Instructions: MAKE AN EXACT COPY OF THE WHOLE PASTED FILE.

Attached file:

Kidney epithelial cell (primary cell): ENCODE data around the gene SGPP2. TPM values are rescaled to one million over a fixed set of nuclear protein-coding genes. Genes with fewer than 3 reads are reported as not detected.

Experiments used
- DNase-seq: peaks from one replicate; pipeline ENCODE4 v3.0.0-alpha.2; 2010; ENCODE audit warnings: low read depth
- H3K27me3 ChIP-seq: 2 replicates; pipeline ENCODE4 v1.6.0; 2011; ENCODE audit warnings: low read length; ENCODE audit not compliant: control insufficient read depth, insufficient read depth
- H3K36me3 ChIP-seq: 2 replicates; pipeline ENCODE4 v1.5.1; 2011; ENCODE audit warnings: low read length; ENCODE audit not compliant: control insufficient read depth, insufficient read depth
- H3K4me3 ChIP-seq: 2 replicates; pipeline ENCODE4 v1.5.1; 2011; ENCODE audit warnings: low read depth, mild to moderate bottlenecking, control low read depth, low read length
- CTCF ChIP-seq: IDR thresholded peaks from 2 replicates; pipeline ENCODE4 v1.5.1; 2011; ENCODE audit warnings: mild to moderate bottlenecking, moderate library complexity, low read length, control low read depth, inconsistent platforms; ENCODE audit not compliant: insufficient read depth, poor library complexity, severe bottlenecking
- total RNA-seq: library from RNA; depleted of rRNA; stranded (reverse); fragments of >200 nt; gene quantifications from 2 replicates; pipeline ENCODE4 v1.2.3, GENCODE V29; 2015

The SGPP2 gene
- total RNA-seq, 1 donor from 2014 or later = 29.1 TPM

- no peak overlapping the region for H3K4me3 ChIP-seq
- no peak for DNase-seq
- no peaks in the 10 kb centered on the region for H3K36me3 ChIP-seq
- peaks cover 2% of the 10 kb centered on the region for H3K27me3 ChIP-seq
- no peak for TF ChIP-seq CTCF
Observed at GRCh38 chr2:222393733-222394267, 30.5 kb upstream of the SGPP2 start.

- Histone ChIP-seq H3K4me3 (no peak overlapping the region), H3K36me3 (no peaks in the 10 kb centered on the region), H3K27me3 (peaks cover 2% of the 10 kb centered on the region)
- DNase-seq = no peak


Kidney epithelial cell (primary cell): ENCODE data around the gene SGPP2. TPM values are rescaled to one million over a fixed set of nuclear protein-coding genes. Genes with fewer than 3 reads are reported as not detected.

Experiments used
- DNase-seq: peaks from one replicate; pipeline ENCODE4 v3.0.0-alpha.2; 2010; ENCODE audit warnings: low read depth
- H3K27me3 ChIP-seq: 2 replicates; pipeline ENCODE4 v1.6.0; 2011; ENCODE audit warnings: low read length; ENCODE audit not compliant: control insufficient read depth, insufficient read depth
- H3K36me3 ChIP-seq: 2 replicates; pipeline ENCODE4 v1.5.1; 2011; ENCODE audit warnings: low read length; ENCODE audit not compliant: control insufficient read depth, insufficient read depth
- H3K4me3 ChIP-seq: 2 replicates; pipeline ENCODE4 v1.5.1; 2011; ENCODE audit warnings: low read depth, mild to moderate bottlenecking, control low read depth, low read length
- CTCF ChIP-seq: IDR thresholded peaks from 2 replicates; pipeline ENCODE4 v1.5.1; 2011; ENCODE audit warnings: mild to moderate bottlenecking, moderate library complexity, low read length, control low read depth, inconsistent platforms; ENCODE audit not compliant: insufficient read depth, poor library complexity, severe bottlenecking
- total RNA-seq: library from RNA; depleted of rRNA; stranded (reverse); fragments of >200 nt; gene quantifications from 2 replicates; pipeline ENCODE4 v1.2.3, GENCODE V29; 2015

The SGPP2 gene
- total RNA-seq, 1 donor from 2014 or later = 29.1 TPM

- no peak overlapping the region for H3K4me3 ChIP-seq
- no peak for DNase-seq
- no peaks in the 10 kb centered on the region for H3K36me3 ChIP-seq
- peaks cover 2% of the 10 kb centered on the region for H3K27me3 ChIP-seq
- no peak for TF ChIP-seq CTCF
Observed at GRCh38 chr2:222393733-222394267, 30.5 kb upstream of the SGPP2 start.

- Histone ChIP-seq H3K4me3 (no peak overlapping the region), H3K36me3 (no peaks in the 10 kb centered on the region), H3K27me3 (peaks cover 2% of the 10 kb centered on the region)
- DNase-seq = no peak